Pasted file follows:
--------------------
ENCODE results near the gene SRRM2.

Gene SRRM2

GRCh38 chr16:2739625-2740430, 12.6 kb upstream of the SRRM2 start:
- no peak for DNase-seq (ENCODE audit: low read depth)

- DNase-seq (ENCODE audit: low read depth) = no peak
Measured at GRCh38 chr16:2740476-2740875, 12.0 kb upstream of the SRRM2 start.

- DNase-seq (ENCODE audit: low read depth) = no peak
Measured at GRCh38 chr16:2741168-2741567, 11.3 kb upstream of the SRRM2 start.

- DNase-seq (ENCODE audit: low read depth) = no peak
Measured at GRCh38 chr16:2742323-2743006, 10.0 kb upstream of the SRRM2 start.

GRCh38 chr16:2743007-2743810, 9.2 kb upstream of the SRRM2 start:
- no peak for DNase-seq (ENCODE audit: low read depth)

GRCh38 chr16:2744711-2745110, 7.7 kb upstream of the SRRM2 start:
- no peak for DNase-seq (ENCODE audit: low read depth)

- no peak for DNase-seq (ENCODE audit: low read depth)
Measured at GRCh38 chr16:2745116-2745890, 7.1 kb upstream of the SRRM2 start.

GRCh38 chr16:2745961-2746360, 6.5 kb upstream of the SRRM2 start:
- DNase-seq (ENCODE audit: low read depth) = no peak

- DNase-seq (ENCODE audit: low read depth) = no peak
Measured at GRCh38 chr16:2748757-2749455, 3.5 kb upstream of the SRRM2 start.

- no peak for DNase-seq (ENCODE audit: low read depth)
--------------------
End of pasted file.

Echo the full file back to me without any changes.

ENCODE results near the gene SRRM2.

Gene SRRM2

GRCh38 chr16:2739625-2740430, 12.6 kb upstream of the SRRM2 start:
- no peak for DNase-seq (ENCODE audit: low read depth)

- DNase-seq (ENCODE audit: low read depth) = no peak
Measured at GRCh38 chr16:2740476-2740875, 12.0 kb upstream of the SRRM2 start.

- DNase-seq (ENCODE audit: low read depth) = no peak
Measured at GRCh38 chr16:2741168-2741567, 11.3 kb upstream of the SRRM2 start.

- DNase-seq (ENCODE audit: low read depth) = no peak
Measured at GRCh38 chr16:2742323-2743006, 10.0 kb upstream of the SRRM2 start.

GRCh38 chr16:2743007-2743810, 9.2 kb upstream of the SRRM2 start:
- no peak for DNase-seq (ENCODE audit: low read depth)

GRCh38 chr16:2744711-2745110, 7.7 kb upstream of the SRRM2 start:
- no peak for DNase-seq (ENCODE audit: low read depth)

- no peak for DNase-seq (ENCODE audit: low read depth)
Measured at GRCh38 chr16:2745116-2745890, 7.1 kb upstream of the SRRM2 start.

GRCh38 chr16:2745961-2746360, 6.5 kb upstream of the SRRM2 start:
- DNase-seq (ENCODE audit: low read depth) = no peak

- DNase-seq (ENCODE audit: low read depth) = no peak
Measured at GRCh38 chr16:2748757-2749455, 3.5 kb upstream of the SRRM2 start.

- no peak for DNase-seq (ENCODE audit: low read depth)